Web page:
The mystery behind that weird 'special class' Emmy exposed
Dig in for a heaping serving of this year's Emmy leftovers — stick your fork in here. These are the shows that don't follow traditional recipes, so there's no category for them, and they're tossed into that slop bucket for everything else called "special class."
As per the rules, these shows fall under Area 73 as follows: "Special Class is an area award for programming that does not fit into any other program category/area. It does not include any program entry that has multiple eligibility, e.g., a program that has both Variety, Music or Comedy and nonfiction elements may choose one or the other, but not Special Class. "
Last year, the nominees for outstanding special class program were three award shows (the Golden Globes, the Oscars and the Tonys), one faux kudocast ("Jerry Seinfeld – The Comedian Award"), and the Super Bowl halftime show. The 60th anniversary of the Tony Awards won this race for the third time having earned the honors in 1980 and 1989. As this category has come and gone over the years, award shows have sometimes competed for outstanding variety, music or comedy special. The Tony Awards won that category in 1987, 1998, 1999, and 2005.
This year, the Emmy Awards will have five sub-categories for special class though, as the rules note, "there is a possibility of one, more than one or no awards in each sub-category. "
The first sub-category is "awards programs" and there are 17 entries. It seems that the only kudos not competing for this honor are the Emmy Awards themselves which took themselves out of the running years ago.
Along with the usual suspects — the Oscars, Grammys, Tonys, Golden Globes, SAG and Indie Spirits — there are three Spanish language festivities (Latin Grammys, Premio Lo Nuestro and Premios Juventud), the ESPYs honoring sports stars and the Kids Choice Awards. And then there are the outliers –- CNN's tribute to heroes, MTV's salute to 20 seasons of "The Real World" and the World Magic Awards.
The second sub-category is quite a mouthful -– "not-exclusively-made-for television variety, music, comedy event." In other words, that rarity in Hollywood –- an entertainment event that would go on even if the cameras weren't there. Of the eight entries, six are musical concerts by Bon Jovi, Eric Clapton, Martina McBride, Paul McCartney, Rob Thomas and Steve Earle, and the others are a Broadway show ("Company") and a Kennedy Center tribute to Billy Crystal.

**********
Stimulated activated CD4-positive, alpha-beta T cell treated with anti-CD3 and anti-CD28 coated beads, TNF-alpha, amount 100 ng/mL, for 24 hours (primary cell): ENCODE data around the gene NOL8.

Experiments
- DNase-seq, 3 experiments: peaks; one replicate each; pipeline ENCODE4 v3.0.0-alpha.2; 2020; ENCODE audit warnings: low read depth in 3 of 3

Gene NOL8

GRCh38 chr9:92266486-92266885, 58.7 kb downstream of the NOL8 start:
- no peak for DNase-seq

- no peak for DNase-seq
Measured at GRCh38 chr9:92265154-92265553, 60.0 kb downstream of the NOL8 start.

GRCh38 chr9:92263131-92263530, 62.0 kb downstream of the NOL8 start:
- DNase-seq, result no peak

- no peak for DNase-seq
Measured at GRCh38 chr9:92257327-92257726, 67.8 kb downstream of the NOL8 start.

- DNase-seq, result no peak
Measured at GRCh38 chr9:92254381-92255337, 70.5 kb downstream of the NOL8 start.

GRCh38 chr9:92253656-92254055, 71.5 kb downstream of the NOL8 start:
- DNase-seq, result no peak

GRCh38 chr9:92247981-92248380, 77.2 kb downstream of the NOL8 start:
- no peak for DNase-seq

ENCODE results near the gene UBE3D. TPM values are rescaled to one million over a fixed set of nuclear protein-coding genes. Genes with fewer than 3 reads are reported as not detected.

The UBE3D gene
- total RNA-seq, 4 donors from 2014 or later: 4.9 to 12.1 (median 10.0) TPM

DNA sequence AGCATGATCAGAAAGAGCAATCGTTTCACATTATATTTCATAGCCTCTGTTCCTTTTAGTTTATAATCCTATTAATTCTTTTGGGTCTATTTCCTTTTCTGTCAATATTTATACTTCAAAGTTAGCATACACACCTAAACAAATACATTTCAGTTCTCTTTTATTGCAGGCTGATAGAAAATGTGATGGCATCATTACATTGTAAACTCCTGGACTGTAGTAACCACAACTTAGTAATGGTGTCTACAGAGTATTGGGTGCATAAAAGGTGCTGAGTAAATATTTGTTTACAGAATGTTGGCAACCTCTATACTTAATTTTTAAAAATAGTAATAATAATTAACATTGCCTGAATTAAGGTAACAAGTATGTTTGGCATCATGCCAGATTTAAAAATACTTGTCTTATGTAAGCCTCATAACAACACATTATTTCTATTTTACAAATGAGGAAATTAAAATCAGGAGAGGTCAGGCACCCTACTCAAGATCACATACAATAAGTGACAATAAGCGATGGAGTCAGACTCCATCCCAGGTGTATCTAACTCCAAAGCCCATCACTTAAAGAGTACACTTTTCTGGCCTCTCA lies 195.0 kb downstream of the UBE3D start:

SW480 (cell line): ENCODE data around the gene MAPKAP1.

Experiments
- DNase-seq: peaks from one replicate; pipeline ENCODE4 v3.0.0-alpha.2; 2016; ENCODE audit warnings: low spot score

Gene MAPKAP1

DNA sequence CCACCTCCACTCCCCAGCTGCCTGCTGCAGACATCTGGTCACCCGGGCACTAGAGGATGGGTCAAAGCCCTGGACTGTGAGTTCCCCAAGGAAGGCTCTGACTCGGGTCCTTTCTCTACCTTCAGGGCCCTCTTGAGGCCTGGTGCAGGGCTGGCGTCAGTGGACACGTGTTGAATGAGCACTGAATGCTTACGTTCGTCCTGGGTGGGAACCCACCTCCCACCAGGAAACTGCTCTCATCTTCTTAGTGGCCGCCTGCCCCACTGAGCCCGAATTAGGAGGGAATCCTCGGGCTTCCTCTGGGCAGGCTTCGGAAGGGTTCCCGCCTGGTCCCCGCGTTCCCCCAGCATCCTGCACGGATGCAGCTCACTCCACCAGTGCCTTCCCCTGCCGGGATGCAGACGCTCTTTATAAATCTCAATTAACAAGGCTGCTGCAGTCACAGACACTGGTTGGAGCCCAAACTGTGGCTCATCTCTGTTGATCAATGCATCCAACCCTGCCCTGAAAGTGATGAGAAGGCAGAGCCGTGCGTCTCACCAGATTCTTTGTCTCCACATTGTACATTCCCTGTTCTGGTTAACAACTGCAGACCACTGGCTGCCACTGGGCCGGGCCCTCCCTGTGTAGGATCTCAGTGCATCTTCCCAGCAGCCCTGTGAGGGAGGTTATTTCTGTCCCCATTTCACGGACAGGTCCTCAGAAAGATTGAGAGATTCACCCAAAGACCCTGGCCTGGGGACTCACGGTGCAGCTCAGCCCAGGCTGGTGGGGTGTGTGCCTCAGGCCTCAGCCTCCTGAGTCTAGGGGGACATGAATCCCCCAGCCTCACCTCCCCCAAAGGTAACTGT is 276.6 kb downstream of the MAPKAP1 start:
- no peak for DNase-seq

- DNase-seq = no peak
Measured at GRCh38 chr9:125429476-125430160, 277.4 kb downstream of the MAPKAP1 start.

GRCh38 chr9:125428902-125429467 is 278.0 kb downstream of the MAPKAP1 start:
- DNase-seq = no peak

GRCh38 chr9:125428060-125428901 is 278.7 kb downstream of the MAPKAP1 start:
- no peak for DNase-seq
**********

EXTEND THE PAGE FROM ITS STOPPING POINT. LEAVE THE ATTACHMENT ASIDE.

The third subcategory is "classical music/dance programs" and of the dozen programs competing, eight originated at New York City's Lincoln Center while the ninth is a concert by Center resident New York Philharmonic in North Korea and the 10th takes place partly at the Metropolitan Opera ("Maestro"). The other two programs come from Carnegie Hall and L.A. Opera (though the latter features a host of Broadway talent including Audra McDonald and Patti Lupone).
The fourth sub-category is "short-format live-action entertainment programs," and it has 70 entries. Among the highlights are eight programs derived from TV series:
"Battlestar Galactica – Razor Featurette No. 4"
"Friday Night Lights: Spotlight on Austin"
"Heroes: Takezo Kensei, Sword Saint"
"Lost: Missing Pieces"
"The Riches 'Get Rich Quick' " original webisodes
"Reno 911!: Cop Psychology"
"Sarah Silverman Program Nugget"
"30 Rock: Kenneth the Web Page"
As well, there are three cyber sensations — "Bathing with Bierko," "Harry Shearer: Found Objects" and "Lonelygirl15" — as well as the most recent "Super Bowl Halftime Show."
Finally, the fifth sub-category is "short-format nonfiction programs" which has 28 entries including three spin-offs from TV shows - "Dancing with the Stars: Online Encore," "Deal or No Deal: Road Trip," and "Jay Leno's Garage." And my favorite of all 135 entries in special class is found in this sub-category --"1200lbs of Cheese Carved into the Statue of Liberty."